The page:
Pubdate: Fri, 19 Aug 2016
Source: Los Angeles Times (CA)
Column: California Journal
Copyright: 2016 Los Angeles Times
Author: Robin Abcarian


A Statewide Ballot Measure on Adult Recreational Use Is Complicated - 
and Highly Likely to Pass.

SACRAMENTO - I know you've been distracted/disgusted/gobsmacked by 
the presidential campaign all summer.

But history, polling and common sense tell us that California's 
electoral votes already belong to Hillary Clinton (sorry, Donald 
Trump fans). So stop wasting time worrying about that, Golden State 
types, and turn your attention to the doorstop of a ballot that 
you'll be facing when you vote Nov. 8.

This year, 17 measures qualified for the statewide ballot. There is 
something for everyone to get worked up about: prescription drug 
prices, the minimum wage, background checks for ammunition purchases, 
plastic bags, the death penalty - and something I really wish I 
didn't have to think about, mandatory condoms for porn shoots.

One of the most far-reaching measures is Proposition 64, which would 
legalize marijuana for adult recreational use.

No disrespect to Colorado or Washington or Alaska, but California's 
pot business would totally dwarf those already legal markets. 
Colorado, for instance, collected more than $135 million in 
potrelated revenues last year. California could collect up to $1 
billion annually within a few years of legalization.

And if California votes to legalize, other states will follow. That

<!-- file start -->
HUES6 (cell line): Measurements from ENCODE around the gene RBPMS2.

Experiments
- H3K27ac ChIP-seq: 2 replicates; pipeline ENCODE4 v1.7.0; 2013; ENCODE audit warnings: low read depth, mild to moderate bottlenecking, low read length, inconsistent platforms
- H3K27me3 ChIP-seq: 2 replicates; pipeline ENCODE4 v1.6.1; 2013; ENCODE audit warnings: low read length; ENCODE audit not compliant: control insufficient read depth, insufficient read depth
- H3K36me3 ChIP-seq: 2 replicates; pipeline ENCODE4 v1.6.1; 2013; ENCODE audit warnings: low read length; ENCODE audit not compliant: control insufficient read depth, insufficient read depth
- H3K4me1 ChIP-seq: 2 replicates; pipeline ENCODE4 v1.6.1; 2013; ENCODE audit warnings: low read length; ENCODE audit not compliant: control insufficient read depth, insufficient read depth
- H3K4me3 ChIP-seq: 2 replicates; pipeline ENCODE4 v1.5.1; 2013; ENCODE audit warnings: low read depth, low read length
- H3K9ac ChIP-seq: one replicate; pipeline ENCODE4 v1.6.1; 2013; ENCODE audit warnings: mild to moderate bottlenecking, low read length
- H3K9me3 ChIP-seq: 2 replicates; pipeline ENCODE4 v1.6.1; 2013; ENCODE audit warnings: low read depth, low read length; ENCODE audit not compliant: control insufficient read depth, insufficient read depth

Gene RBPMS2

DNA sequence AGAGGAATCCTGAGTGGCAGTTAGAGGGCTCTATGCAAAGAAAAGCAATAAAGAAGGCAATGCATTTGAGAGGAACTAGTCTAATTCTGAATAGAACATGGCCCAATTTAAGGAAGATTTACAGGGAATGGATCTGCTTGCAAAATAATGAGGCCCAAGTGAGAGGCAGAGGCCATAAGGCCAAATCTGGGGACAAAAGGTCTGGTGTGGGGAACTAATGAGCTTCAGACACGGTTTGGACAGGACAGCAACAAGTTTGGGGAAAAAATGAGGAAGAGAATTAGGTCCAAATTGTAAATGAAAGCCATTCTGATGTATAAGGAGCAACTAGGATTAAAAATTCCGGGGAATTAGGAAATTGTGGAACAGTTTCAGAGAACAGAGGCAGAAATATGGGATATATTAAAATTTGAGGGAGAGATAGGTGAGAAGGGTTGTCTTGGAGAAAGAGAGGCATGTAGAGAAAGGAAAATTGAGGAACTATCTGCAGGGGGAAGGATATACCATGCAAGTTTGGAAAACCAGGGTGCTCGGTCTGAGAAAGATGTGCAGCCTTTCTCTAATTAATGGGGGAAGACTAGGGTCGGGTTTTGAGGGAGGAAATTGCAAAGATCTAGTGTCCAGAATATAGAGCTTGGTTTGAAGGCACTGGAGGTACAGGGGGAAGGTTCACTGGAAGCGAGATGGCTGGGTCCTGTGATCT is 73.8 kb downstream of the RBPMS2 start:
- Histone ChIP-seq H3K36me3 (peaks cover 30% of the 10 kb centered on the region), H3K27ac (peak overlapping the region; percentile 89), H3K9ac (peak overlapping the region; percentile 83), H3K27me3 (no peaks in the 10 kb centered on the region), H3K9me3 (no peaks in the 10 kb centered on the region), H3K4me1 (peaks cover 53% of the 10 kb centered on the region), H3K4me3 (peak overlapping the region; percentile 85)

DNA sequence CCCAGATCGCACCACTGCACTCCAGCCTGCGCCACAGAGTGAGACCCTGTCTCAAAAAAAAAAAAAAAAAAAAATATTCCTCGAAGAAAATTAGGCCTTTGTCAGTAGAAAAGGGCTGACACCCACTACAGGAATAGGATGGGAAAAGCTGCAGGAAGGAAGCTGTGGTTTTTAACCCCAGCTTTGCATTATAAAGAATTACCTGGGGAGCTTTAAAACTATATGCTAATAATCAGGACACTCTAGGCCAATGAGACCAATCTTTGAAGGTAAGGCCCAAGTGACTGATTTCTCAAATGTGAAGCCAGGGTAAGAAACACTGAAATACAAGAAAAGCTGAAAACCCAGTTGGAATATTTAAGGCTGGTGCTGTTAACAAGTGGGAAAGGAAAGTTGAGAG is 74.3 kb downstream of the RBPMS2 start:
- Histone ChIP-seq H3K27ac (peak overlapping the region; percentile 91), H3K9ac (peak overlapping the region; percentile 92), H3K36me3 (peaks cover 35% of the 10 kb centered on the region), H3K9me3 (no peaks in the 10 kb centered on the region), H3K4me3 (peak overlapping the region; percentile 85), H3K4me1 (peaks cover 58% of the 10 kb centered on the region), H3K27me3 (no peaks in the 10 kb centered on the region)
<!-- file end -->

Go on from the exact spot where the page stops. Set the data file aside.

will bring new pressure on the Drug Enforcement Agency to alter its 
preposterous classification of marijuana as a Schedule 1 drug, which 
means it has no known medical benefit and is considered as dangerous 
as heroin and LSD. (Twenty-five states, by the way, already have 
medical marijuana laws. Why the feds continue to resist rescheduling, 
even as they loosen rules on growing pot for medical research, is 
just plain bizarre.)

This week, I spent a couple days listening to advocates on both sides 
of Prop. 64. I support legalization, but it's complicated. And I 
would not underestimate the potential ramifications.

On Monday, I met with strategist Jason Kinney, who helped develop the 
measure. "The war on marijuana is universally recognized as a 
failure," Kinney told me. "It ruins lives."

Tuesday, I visited Andrew Acosta, a Democratic consultant who is 
working to defeat Prop. 64. "It's a little disingenuous when you have 
people talking about social justice and they want to make millions 
selling edibles and other things," he said.

I chatted with Nate Bradley, a former smalltown cop who founded the 
California Cannabis Industry Assn. trade group and has worked to make 
sure the initiative protects existing growers.

"There isn't any secret plan to create a 'green rush,' " he said. 
"The reality is, the green rush is already here."

And I caught up with Roger Salazar, a political consultant who worked 
to defeat legalization the last time it appeared on the California 
ballot in 2010. It lost 53.5% to 46.5% "I'm not saying this one is 
perfect," he said, "but my instinct tells me it's likely gonna pass."

These days, you can't really find anyone who dismisses cannabis as 
intrinsically evil. You don't even hear the "gateway drug" argument very much.

Even the Sacramento County district attorney, a Prop. 64 opponent who 
wore a scowl through much of a 90-minute forum co-sponsored Tuesday 
evening by Capital Public Radio and KPCC, had a nuanced view.

"I agree with medical marijuana 100%," Dist. Atty. Anne Marie 
Schubert said. "I had a mother who died of breast cancer and would